I hope you all had a wonderful 4th of July weekend. Mine was spent with family and lots of sunshine, laughs, and the movie “Independence Day”. Very patriotic indeed.
I wasn’t quite sure what I wanted to write about after ending my body image series posts last week, but I’ve had something on my mind lately. I haven’t really tried to articulate it in words yet, so bare with me.
A few weeks ago I was at my yoga studio, waiting for the class before mine to get out so I could get situated in our room. I’m just minding my own business, ruminating on my day and looking forward to shedding any stress from the day in my class. I overheard two yoga instructors talking about their weekend. (Ok, it’s not like I was eavesdropping on these two – they were being pretty loud so it would actually have been hard not to listen. The conversation didn’t bother me, I just thought I’d put it out there that I wasn’t going out of my way to listen to them.) One of the instructors asked the other how her Father’s Day was. She replied with something along the lines of:
“Oh, it was good. We spent the day doing what my husband wanted to do, so it consisted of eating a lot of burgers, drinking a few beers, being lazy, and not doing any yoga. Not very yogi-like of me.”
I paraphrased most of that, but the “not very yogi-like of me” is a direct quote.
We are all guilty of putting enormous expectations on ourselves to be the best version of us that we can be. It’s human nature, and it doesn’t just go away on it’s own. I’m not saying that this is bad, but how does this extreme expectation cause us to feel negative about our actions? I mean, how can having a few burgers and beers to celebrate the father of your children be a bad thing?
So, I caught myself thinking about this statement a lot. “Not very yogi-like of me.” What does that mean? And what does it say that a yoga teacher is saying it, in a lobby of a busy yoga studio, with lots of students around? I wonder how many other yoga students overheard this and now feel guilty when they hit up an innocent happy hour after work? Or feel bad when they crave a pizza? I’m not a yoga teacher, but I understand the pressure that yoga teachers are put under to be transcendent and “have their stuff” together. But isn’t figuring out how to get your life in order part of the yoga journey? Isn’t acknowledging the fact that maybe it IS ok to have a glass of wine every once in a while part of being a yogi?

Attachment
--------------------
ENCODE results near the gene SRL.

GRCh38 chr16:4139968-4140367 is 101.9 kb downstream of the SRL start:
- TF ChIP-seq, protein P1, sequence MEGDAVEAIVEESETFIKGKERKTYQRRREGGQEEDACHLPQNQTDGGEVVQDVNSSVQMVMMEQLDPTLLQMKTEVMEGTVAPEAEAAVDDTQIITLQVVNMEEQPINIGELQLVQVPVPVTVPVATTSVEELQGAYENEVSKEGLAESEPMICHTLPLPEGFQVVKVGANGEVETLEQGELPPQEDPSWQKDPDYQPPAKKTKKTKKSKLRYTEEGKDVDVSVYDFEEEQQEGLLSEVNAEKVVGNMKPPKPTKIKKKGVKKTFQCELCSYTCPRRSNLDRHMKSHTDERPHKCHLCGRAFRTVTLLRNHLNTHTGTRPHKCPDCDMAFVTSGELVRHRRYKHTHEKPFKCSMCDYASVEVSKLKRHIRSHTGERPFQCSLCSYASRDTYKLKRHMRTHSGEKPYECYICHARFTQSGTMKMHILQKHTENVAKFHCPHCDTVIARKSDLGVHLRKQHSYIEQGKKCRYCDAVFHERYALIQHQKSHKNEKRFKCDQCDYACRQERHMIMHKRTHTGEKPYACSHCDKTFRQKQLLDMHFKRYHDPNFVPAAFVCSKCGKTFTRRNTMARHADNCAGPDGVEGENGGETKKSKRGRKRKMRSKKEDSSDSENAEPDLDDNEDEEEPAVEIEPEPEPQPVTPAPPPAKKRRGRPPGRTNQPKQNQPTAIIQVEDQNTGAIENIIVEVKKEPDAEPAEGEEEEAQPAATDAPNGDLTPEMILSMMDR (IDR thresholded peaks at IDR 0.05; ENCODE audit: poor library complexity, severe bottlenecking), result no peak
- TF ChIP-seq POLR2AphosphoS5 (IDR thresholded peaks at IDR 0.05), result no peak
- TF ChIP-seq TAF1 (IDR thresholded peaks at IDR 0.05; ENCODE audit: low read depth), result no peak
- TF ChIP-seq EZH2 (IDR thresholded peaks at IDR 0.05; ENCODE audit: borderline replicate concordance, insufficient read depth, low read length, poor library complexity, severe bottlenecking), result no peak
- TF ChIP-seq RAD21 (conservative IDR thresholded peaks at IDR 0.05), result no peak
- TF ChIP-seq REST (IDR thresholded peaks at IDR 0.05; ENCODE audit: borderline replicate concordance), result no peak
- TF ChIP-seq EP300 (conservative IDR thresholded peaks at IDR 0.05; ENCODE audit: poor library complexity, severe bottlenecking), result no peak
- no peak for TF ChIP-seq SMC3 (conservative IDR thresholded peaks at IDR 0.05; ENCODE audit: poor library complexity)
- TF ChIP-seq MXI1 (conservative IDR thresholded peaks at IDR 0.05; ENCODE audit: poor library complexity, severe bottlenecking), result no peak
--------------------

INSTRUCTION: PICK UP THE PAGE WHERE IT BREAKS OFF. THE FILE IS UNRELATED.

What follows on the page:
Nobody is perfect. It’s just how the world rolls. If we were all perfect, we would have nothing to learn in this lifetime and that just seems boring to me. I refuse to believe the statement of “Oh I had a beer this weekend and didn’t do any yoga and ohmygosh that was so un-yogi like of me!” is true. I refuse to live in a world where I can’t be lazy for a few days and eat a piece of chocolate cake every once in a while. This is my path, and yes, I can’t compare it to those yoga teachers in my studio, but it is our basic human nature to compare.
I think we all, as a whole, need to be more aware of what we are saying. I seriously doubt that yoga teacher said that and 100% meant that; I’m sure it was mostly a joke. But still. Her words influence more people than she probably realizes. Yoga teachers are looked up to as role models and guides. Just like mothers, or fathers, or husbands, or teachers, or wives, or sisters or brothers, etc etc etc. Every single thing we do and say impacts somebody else. We need to start thinking about this when we say things. We need to stop being so hard on ourselves. Just relax and live. Your path is your path and it is uniquely yours. Nobody can change that or judge that. Nobody knows what is right for you except yourself. Trust your gut. Trust your judgement for yourself. Believe that you know what is best for you and if that sometimes calls for not doing yoga, then so be it. It doesn’t make you any less “yogi”.
My yoga teacher, maybe this same day, mentioned the concept of dharma in our class. She talked about how dharma is finding your calling in life and how your yoga practice can help you find that purpose for yourself. We did a lot of grounding techniques and practices, focusing on the breath and setting an intent for our practice that day. I’m not 100% sure what my dharma is yet, but I do feel like I’m on the right track. I hope you guys find that, too. And I truly think yoga can help you get there. But if you have a beer or two between now and the finish? I don’t think the world will end and you will still be practicing yoga. Just keep that in mind and go easy on yourself.
Thanks for listening to my ramblings today. Enjoy the rest of your weekend! I’m off to nap, do some laundry, and be lazy. I may or may not do some at home yoga, but if I don’t, I sure won’t be beating myself up about it. 😉
Happy OM’ing and namaste. ❤